July 31, 2019

The employment cost index for civilian workers climbed at a 2.3% rate in the second quarter after risen 3.0% in the first quarter   Over the course of the past year it has risen 2.8%.  Thus, the labor market continues to gradually get tighter, and to attract the workers that they want firms are having to work employees longer hours, and offer higher wages and/or more attractive benefits packages.

With the unemployment rate at 3.7% and full employment presumably at 4.5%, it is not surprising that we are beginning to see a hint of upward pressure on compensation.

Wages climbed at a 2.7% pace in both the first and second quarters.  Over the course of the past year wages have been rising  at a 3.0% pace.  Wage pressures are beginning to accelerate gradually.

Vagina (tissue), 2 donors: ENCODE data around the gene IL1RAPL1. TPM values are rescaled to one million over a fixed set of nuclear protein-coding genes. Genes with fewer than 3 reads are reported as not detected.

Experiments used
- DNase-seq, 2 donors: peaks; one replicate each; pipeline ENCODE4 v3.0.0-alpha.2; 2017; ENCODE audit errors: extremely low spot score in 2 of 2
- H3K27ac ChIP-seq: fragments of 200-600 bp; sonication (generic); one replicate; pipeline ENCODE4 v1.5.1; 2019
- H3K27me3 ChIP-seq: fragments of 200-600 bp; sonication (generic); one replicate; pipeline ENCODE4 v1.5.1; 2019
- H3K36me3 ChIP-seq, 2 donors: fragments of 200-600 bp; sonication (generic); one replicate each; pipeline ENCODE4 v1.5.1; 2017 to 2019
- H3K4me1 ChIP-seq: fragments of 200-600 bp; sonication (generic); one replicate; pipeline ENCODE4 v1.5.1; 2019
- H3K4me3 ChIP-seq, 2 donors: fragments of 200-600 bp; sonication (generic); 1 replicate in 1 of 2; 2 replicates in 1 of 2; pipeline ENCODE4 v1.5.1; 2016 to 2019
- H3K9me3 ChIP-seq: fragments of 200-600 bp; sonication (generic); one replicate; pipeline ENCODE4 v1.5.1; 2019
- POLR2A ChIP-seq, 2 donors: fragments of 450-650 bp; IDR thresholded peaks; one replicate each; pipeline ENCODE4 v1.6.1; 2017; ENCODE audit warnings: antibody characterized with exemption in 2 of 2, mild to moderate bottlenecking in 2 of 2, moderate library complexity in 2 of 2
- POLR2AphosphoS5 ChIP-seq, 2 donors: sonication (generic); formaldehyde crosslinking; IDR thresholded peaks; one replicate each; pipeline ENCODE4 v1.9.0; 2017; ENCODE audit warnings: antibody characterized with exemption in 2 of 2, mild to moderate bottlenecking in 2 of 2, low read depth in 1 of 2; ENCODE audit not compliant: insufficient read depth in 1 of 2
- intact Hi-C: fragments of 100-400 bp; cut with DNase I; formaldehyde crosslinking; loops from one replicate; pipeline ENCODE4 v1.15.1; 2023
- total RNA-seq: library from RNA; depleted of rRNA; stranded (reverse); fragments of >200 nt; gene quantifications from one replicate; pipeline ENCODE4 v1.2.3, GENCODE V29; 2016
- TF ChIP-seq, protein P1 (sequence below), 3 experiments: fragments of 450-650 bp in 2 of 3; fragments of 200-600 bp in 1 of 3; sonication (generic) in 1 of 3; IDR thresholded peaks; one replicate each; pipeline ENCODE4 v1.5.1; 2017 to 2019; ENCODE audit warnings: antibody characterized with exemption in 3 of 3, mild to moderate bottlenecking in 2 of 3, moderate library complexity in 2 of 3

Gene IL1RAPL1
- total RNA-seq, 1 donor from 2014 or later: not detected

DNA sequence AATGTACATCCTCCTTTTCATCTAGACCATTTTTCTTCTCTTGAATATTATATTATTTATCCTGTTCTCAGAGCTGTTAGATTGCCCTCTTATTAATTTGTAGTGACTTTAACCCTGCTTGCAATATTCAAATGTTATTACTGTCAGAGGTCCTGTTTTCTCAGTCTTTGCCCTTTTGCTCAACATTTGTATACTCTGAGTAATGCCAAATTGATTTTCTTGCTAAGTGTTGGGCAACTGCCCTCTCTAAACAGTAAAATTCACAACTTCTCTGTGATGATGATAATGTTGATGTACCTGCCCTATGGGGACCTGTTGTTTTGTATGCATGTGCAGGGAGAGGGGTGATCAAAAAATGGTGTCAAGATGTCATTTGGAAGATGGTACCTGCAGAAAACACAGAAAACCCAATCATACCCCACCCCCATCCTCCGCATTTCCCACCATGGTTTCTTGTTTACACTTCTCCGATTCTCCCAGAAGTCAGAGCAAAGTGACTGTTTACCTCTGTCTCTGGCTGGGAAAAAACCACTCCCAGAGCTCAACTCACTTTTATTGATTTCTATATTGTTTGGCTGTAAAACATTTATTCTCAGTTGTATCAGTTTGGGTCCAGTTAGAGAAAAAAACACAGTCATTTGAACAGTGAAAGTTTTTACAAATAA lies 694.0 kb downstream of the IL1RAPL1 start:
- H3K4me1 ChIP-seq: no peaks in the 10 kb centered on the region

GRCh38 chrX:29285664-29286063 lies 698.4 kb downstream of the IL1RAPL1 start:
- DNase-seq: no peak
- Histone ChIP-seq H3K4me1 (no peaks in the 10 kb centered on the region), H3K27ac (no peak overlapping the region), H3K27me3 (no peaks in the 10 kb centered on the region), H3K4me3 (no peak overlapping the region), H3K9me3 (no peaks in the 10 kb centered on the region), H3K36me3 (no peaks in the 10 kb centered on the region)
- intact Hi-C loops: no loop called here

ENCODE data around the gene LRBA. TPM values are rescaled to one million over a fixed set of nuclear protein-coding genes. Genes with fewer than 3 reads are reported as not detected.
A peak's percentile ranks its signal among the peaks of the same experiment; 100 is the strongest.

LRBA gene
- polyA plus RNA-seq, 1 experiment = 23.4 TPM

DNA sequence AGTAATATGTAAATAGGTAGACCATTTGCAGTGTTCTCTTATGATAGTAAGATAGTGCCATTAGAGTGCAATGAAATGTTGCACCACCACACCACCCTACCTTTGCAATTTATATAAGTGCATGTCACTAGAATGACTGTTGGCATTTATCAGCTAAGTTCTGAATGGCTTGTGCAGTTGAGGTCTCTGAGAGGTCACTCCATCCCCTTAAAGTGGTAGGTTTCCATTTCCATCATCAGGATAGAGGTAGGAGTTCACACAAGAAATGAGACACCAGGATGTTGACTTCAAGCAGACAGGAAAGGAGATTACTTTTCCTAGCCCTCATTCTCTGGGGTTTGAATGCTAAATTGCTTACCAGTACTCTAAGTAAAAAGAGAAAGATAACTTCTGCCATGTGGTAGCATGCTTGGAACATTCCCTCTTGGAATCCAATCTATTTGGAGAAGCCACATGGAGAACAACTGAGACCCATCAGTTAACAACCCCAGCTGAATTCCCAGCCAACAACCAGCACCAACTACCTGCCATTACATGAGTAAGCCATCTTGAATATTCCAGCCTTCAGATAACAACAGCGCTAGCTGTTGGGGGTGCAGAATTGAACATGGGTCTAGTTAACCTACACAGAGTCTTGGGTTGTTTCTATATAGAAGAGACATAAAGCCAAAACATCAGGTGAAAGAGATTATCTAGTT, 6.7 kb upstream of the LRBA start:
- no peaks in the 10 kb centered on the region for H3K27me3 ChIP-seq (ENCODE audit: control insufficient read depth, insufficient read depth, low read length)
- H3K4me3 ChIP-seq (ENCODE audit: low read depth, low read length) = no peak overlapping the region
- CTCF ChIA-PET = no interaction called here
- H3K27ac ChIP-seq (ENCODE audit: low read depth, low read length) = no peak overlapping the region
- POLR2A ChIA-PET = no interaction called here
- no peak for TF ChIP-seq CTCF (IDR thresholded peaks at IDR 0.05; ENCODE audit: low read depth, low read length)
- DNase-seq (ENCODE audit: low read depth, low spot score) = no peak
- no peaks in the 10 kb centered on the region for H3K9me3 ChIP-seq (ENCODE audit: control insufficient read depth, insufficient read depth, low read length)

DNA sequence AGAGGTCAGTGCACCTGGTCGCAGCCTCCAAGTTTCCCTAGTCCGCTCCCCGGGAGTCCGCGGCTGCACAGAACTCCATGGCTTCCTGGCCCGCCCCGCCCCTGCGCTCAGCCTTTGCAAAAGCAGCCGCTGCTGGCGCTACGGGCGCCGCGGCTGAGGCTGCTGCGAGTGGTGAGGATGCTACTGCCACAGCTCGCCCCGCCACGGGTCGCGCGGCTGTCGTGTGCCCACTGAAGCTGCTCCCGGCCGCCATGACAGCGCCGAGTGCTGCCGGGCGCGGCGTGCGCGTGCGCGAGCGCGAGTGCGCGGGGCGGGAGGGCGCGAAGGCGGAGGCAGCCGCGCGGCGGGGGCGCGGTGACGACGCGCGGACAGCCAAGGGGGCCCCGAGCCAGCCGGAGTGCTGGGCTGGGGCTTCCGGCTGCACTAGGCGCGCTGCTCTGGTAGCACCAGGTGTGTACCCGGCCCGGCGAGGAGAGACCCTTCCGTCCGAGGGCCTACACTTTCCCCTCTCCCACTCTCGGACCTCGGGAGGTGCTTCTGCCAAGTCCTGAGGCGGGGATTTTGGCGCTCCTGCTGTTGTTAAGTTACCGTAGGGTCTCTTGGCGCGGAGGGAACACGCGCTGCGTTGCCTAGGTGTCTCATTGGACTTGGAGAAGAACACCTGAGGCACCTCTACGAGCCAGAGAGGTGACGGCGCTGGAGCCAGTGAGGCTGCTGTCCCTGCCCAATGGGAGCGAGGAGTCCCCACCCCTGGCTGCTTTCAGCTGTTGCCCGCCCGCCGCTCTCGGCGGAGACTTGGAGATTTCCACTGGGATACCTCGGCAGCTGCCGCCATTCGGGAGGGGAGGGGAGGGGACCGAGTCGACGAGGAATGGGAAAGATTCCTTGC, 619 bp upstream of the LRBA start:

Benefits climbed at a 2.0% rate in the second quarter after rising 2.6% pace in the first quarter of 2019.   As a result, the yearly increase in benefits is now 2.3%.

What happens to labor costs is important, but what we really want to know is how those labor costs compare to the gains in productivity.  If I pay you 3.0% more money but you are 3.0% more productive, I really don’t care.  In that case, “unit labor costs”  — labor costs adjusted for the change in productivity — were unchanged.

Currently, unit labor costs  have declined 0.8%% in the past year as compensation rose 1.5% while productivity increased by 2.4%.    We expect compensation to climb to about the 2.5% mark this year, but at the same time we expect productivity to rise by 2.4%.  Thus, unit labor costs at the end of 2019 should be rising at a 0.2% rate which means that there will be little if any upward pressure on the inflation rate in 2019 stemming from the tight labor market.

Stephen Slifer

NumberNomics

Charleston, SC